Limber tail syndrome

From Wikipedia, the free encyclopedia
Jump to: navigation, search

Limber tail syndrome, or acute caudal myopathy, is a disorder of the muscles in the tail, usually affecting working dogs.[1]

An injury occurring mostly in sporting or working dogs such as English Pointers, English Setters, Foxhounds, Beagles, and Labrador Retrievers. Limber Tail Syndrome is also known as Swimmer's tail, Cold Water Tail, Broken Tail, Dead Tail or Broken Wag.

Signs and symptoms[edit]

The injury affects the tail of the dog, causing it to be painful at or near its base. Limber Tail can be recognized by a very flaccid tail, or a tail that is held horizontally for 3 to 4 inches, and then drops vertically.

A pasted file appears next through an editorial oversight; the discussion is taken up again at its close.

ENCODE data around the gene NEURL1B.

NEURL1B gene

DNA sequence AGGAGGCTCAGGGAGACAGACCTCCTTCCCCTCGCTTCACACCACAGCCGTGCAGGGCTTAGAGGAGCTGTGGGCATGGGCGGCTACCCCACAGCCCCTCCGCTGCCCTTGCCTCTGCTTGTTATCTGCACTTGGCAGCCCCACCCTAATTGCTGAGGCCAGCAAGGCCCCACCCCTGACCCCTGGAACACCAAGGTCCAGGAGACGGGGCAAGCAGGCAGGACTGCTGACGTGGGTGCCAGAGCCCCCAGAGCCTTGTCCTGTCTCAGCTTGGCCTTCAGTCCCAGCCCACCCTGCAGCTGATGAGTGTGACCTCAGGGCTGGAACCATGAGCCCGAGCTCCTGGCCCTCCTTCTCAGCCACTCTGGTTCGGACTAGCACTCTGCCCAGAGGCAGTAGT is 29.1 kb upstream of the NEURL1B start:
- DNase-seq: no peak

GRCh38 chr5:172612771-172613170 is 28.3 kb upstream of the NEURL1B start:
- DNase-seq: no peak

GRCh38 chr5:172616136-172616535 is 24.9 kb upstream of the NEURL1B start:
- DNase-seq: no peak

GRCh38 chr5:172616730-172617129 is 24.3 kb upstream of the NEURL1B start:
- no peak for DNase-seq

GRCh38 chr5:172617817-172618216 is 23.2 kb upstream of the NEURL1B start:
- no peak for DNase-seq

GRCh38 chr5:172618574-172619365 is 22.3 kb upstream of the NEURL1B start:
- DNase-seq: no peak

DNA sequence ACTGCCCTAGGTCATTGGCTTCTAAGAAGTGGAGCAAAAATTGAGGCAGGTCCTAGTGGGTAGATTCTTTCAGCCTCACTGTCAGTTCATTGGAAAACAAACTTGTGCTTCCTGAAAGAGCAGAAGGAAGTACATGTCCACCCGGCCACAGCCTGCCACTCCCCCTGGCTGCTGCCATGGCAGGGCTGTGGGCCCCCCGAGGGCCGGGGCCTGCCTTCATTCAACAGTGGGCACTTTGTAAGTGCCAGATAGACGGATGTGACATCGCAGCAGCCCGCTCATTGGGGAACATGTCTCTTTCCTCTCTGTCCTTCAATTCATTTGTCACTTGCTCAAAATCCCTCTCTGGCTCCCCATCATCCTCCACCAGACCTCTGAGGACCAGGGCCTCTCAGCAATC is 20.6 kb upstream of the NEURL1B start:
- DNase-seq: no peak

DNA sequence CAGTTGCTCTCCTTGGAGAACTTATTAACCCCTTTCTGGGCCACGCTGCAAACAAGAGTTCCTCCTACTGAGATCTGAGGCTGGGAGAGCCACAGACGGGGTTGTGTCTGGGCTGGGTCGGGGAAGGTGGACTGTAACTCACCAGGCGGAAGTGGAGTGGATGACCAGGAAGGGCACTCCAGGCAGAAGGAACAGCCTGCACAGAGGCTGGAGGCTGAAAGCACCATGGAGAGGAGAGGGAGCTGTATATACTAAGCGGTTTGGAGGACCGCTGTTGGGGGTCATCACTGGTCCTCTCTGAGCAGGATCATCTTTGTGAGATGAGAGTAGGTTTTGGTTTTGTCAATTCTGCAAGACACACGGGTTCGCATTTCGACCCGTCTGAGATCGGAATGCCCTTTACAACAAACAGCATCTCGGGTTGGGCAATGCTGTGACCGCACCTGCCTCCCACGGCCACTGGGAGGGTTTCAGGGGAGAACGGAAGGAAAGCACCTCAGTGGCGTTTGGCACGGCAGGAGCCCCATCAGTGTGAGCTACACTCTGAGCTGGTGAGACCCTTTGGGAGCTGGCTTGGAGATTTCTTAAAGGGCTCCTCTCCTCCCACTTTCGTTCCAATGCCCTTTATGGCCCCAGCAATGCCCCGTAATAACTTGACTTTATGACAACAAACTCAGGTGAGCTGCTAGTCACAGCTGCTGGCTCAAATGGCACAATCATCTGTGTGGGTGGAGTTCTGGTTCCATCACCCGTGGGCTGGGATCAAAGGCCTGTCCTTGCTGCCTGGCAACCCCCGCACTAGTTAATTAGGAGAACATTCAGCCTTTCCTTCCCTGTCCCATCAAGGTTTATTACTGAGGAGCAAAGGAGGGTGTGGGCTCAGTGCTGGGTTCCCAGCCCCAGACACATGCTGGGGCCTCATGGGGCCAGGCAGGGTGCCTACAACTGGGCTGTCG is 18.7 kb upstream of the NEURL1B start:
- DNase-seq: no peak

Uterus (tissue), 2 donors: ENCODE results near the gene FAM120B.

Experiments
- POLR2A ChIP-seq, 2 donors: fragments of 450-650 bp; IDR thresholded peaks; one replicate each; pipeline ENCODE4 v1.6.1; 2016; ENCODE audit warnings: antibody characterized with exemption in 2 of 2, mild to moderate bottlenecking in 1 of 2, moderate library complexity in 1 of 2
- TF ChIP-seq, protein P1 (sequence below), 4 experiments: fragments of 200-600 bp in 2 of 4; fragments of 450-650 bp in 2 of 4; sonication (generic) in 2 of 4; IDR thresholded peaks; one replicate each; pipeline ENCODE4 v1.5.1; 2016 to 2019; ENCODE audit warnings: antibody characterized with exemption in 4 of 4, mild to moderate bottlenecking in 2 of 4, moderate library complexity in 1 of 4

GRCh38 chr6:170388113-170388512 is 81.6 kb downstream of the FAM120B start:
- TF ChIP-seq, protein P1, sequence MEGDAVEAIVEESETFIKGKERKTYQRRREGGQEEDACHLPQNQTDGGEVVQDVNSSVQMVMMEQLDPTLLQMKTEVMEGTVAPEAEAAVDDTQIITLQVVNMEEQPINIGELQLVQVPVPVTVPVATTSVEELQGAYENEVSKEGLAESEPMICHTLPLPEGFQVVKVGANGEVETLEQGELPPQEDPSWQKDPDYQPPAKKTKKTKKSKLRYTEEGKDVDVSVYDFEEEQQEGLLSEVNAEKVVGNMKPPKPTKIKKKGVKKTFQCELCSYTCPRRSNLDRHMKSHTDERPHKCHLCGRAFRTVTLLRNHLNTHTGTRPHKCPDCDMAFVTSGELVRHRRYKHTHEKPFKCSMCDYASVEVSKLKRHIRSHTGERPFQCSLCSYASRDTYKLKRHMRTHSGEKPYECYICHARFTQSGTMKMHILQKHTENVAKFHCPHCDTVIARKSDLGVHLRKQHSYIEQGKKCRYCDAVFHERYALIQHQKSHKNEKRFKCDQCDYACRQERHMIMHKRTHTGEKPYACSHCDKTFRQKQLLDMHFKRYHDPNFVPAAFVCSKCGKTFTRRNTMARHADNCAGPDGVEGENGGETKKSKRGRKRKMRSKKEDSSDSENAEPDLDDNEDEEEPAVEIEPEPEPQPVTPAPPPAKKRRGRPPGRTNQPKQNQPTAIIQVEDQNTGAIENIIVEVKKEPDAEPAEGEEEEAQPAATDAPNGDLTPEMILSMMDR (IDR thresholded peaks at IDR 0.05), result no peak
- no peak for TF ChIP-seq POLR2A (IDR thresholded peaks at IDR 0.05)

Limber tail may be caused by lots of swimming in water that is too cold or too warm, or engaging in heavy exercise of some sort (i.e. hunting). Dogs that are under-conditioned to the activity may be more susceptible.


Recommended treatment is rest and sometimes anti-inflammatory drugs. Recovery can take a day to a couple weeks. The symptoms may reoccur later on.


  1. ^ Alexander De Lahunta, Eric Glass (2008), Veterinary Neuroanatomy and Clinical Neurology, Saunders W.B. (3rd ed.), Elsevier Health Sciences, ISBN 978-0-7216-6706-5 
  • Coccygeal muscle injury in English pointers (Limber tail). Steiss, J. et al. J Vet Intern Med1999;13:540-548